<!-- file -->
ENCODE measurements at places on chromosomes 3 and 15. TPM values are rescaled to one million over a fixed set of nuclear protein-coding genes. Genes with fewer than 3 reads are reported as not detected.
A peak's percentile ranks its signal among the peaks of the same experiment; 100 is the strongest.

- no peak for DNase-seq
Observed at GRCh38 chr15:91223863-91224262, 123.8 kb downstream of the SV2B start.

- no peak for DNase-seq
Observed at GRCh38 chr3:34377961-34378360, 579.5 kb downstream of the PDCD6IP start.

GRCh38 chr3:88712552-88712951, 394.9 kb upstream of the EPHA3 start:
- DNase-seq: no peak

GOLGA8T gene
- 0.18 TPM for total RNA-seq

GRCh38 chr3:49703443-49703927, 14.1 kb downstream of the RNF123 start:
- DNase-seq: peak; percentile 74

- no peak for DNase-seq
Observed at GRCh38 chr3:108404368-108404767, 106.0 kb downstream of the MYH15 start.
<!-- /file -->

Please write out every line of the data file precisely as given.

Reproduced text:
ENCODE measurements at places on chromosomes 3 and 15. TPM values are rescaled to one million over a fixed set of nuclear protein-coding genes. Genes with fewer than 3 reads are reported as not detected.
A peak's percentile ranks its signal among the peaks of the same experiment; 100 is the strongest.

- no peak for DNase-seq
Observed at GRCh38 chr15:91223863-91224262, 123.8 kb downstream of the SV2B start.

- no peak for DNase-seq
Observed at GRCh38 chr3:34377961-34378360, 579.5 kb downstream of the PDCD6IP start.

GRCh38 chr3:88712552-88712951, 394.9 kb upstream of the EPHA3 start:
- DNase-seq: no peak

GOLGA8T gene
- 0.18 TPM for total RNA-seq

GRCh38 chr3:49703443-49703927, 14.1 kb downstream of the RNF123 start:
- DNase-seq: peak; percentile 74

- no peak for DNase-seq
Observed at GRCh38 chr3:108404368-108404767, 106.0 kb downstream of the MYH15 start.